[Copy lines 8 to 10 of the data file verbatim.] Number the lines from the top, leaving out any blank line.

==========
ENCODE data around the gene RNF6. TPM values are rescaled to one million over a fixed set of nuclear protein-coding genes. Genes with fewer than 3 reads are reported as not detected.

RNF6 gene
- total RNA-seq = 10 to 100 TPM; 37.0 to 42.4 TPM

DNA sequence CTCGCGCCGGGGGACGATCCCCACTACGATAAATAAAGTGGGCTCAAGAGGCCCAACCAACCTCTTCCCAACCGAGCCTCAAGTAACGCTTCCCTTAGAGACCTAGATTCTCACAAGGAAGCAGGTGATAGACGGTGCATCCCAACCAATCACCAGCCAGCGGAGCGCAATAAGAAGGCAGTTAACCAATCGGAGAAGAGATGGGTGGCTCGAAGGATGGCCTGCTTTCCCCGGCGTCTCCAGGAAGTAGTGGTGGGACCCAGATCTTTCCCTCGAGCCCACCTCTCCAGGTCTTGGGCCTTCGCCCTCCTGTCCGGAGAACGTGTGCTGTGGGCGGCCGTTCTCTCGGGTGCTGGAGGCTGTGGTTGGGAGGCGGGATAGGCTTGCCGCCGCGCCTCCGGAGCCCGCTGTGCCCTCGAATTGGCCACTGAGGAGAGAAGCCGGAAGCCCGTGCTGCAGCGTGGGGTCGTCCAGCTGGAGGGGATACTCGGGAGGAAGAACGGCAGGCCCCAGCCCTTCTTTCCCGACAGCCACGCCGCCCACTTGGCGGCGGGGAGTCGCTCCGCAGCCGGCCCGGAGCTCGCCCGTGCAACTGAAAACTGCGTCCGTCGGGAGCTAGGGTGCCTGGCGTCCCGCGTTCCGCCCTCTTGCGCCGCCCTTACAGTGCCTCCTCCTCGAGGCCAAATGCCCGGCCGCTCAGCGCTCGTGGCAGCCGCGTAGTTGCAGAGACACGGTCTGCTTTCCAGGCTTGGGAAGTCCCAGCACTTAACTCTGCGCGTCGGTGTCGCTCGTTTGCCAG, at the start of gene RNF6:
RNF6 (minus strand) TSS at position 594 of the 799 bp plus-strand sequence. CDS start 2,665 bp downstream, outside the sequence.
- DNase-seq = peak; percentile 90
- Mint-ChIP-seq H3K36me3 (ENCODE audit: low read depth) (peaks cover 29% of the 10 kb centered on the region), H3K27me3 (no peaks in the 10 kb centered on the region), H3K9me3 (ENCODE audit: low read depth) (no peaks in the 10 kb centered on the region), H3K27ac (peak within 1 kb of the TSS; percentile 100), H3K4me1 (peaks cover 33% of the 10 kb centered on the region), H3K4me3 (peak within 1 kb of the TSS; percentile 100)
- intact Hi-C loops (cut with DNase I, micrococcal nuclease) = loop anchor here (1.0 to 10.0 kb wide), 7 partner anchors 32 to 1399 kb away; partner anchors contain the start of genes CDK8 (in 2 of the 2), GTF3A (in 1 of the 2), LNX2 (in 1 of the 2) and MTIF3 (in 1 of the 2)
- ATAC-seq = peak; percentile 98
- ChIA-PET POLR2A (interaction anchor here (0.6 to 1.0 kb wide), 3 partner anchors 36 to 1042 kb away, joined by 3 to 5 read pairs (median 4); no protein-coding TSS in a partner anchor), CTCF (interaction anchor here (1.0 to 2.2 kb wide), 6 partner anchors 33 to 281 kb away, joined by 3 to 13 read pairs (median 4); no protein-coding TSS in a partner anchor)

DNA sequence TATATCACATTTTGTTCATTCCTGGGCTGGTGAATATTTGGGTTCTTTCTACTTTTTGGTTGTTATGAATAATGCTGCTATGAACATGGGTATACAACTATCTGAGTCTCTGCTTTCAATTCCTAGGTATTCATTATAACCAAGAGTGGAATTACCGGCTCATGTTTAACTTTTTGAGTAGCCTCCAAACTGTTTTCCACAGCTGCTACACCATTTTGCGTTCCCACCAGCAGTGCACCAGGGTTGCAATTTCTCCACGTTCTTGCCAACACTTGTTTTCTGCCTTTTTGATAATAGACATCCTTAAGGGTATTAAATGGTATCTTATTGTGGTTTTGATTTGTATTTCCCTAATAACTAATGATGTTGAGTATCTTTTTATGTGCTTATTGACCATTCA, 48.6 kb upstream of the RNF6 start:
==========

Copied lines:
- intact Hi-C loops (cut with DNase I, micrococcal nuclease) = loop anchor here (1.0 to 10.0 kb wide), 7 partner anchors 32 to 1399 kb away; partner anchors contain the start of genes CDK8 (in 2 of the 2), GTF3A (in 1 of the 2), LNX2 (in 1 of the 2) and MTIF3 (in 1 of the 2)
- ATAC-seq = peak; percentile 98
- ChIA-PET POLR2A (interaction anchor here (0.6 to 1.0 kb wide), 3 partner anchors 36 to 1042 kb away, joined by 3 to 5 read pairs (median 4); no protein-coding TSS in a partner anchor), CTCF (interaction anchor here (1.0 to 2.2 kb wide), 6 partner anchors 33 to 281 kb away, joined by 3 to 13 read pairs (median 4); no protein-coding TSS in a partner anchor)